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Mexico goes through one of the bloodiest years for the press

Mexico is heading for one of the bloodiest years for the press after the murder of five journalists in less than two months, a tragic saga that continues to grow due to impunity.

The most recent case occurred in the city of Salina Cruz (Oaxaca state, south), where Heber López Vázquez, 39, was shot on Thursday as he was returning home. Two suspected killers were arrested.

Director of the website Noticias Web, López had received threats at the end of 2019 that he linked to allegations of corruption against a local mayor, Balbina Flores, spokesperson in Mexico for Reporters Without Borders (RSF), reminded AFP.

Despite this, it was not part of an official program that provides protection to some 500 reporters.

“Days before (the murder) he had spread information about corruption in the municipality,” said Flores.

With López, there are five journalists killed in Mexico so far in 2022, according to RSF, compared to seven last year.

On January 23, Lourdes Maldonado, 67, who had a radio program on social networks, was murdered in Tijuana (Baja California, northwest). Three suspects were arrested.

His crime occurred the same week that photojournalist Margarito Martínez, a contributor to the prestigious weekly Zeta, was shot, also in Tijuana.

Added to these cases are the murders of Roberto Toledo, a contributor to the digital media Monitor, on January 31 in Zitácuaro (Michoacán, center), and José Luis Gamboa, on January 10 in the state of Veracruz (east).

rampant impunity

Some 150 journalists have been killed in Mexico since 2000, according to RSF, 102 of them during the governments of Felipe Calderón (2006-2012) and Enrique Peña Nieto (2012-2018), marked by the war against drug trafficking.

Another 29 cases have been registered in the government of leftist Andrés Manuel López Obrador, which began in 2018. “This six-year term will be classified as one of the bloodiest” for the press, Flores predicts.

The president promised this Friday punishment for López’s murderers. “He who lives by the sword will die by the sword. Zero impunity (…), it is not the same as before, ”he assured in his daily conference.

The lack of sanctions seems to encourage the predators of the press in Mexico, where according to RSF 92% of these crimes go unpunished.

“If there had been forcefulness” in the action of the authority against the crimes of journalists, “we would not be adding” new victims, Juan Vázquez, spokesman for the organization Article 19, told AFP.

In his opinion, the Mexican State is failing to comply with its obligations in terms of protection and prevention of lethal attacks against journalists.

“In Mexico they kill them because it is cheap. Those who run the greatest risk are the journalists with their pen, with their computer, with their recorder, with the microphone, and in the end, those who run the least risk are those who pull the trigger,” Vázquez denounces.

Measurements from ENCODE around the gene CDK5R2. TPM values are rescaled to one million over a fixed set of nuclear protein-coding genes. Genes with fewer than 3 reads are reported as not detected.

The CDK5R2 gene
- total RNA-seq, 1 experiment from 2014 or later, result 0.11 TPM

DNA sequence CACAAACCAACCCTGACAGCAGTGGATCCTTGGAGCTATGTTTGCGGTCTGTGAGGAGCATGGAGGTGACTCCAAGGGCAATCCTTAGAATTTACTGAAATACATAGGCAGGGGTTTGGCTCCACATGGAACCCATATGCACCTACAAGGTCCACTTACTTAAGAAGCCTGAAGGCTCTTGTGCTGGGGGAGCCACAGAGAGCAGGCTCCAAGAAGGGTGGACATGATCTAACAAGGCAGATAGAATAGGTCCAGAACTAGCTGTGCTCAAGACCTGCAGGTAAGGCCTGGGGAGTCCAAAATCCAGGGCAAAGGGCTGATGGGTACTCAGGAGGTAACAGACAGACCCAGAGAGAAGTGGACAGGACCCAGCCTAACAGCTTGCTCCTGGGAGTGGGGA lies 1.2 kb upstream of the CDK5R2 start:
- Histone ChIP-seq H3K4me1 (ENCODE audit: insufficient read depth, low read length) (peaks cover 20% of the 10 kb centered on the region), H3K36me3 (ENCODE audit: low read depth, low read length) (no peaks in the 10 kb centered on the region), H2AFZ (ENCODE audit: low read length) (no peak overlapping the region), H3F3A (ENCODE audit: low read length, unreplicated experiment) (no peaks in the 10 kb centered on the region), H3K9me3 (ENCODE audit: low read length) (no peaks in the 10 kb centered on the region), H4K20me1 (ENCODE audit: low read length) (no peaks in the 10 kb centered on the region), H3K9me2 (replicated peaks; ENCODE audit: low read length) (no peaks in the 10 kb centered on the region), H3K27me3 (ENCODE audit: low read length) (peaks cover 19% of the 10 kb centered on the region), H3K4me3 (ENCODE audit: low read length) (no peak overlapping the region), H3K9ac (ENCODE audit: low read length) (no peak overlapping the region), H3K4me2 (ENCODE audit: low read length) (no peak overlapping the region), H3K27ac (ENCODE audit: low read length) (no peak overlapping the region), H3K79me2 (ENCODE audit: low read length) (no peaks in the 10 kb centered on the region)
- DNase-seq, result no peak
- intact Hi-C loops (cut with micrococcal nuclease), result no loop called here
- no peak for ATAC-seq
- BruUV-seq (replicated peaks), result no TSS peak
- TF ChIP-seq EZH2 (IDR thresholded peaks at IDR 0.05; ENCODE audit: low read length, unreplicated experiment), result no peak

Mexico, with 126 million inhabitants and plunged into a spiral of violence due to the fight against drugs, ranks 143rd, out of 180 countries, in RSF’s list of press freedom.


In addition to state omissions and impunity, the majority of crimes “occur at the local level and involve small media outlets, very vulnerable like their journalists,” which are even unaware of the protection mechanisms, comments Flores.

Several reporters killed in recent years directed or collaborated with websites -sometimes Facebook pages- where they spread information that spilled over to local authorities, sometimes in collusion with criminal groups.

Faced with the difficulty of making this activity profitable, some communicators must alternate journalism with other jobs.

“In Mexico, journalism is very precarious” in economic terms, observes Flores, for whom not many manage to make a living from the job.

This situation sometimes leads authorities to quickly separate crimes from journalistic work and not investigate them as violations of press freedom.

The growing violence against reporters also occurs in a context of polarization between the government and a sector of the press, which López Obrador calls a “mercenary” and serving private interests that are enemies of his “transformation process.”

On Friday, while lamenting the murder of López, the president spread the high income that journalist Carlos Loret de Mola, one of his biggest critics, supposedly receives.

López Obrador usually takes advantage of his daily conferences to respond to complaints and questions from the press, although none of the journalists designated by the president have suffered physical attacks.

“There is a stigmatizing discourse that (…) does not contribute to this context of violence,” says Flores. The president “did not dedicate more time precisely to the murder of a journalist” but “to the attack” of reporters critical of his government, Vázquez points out in turn.

Source: Gestion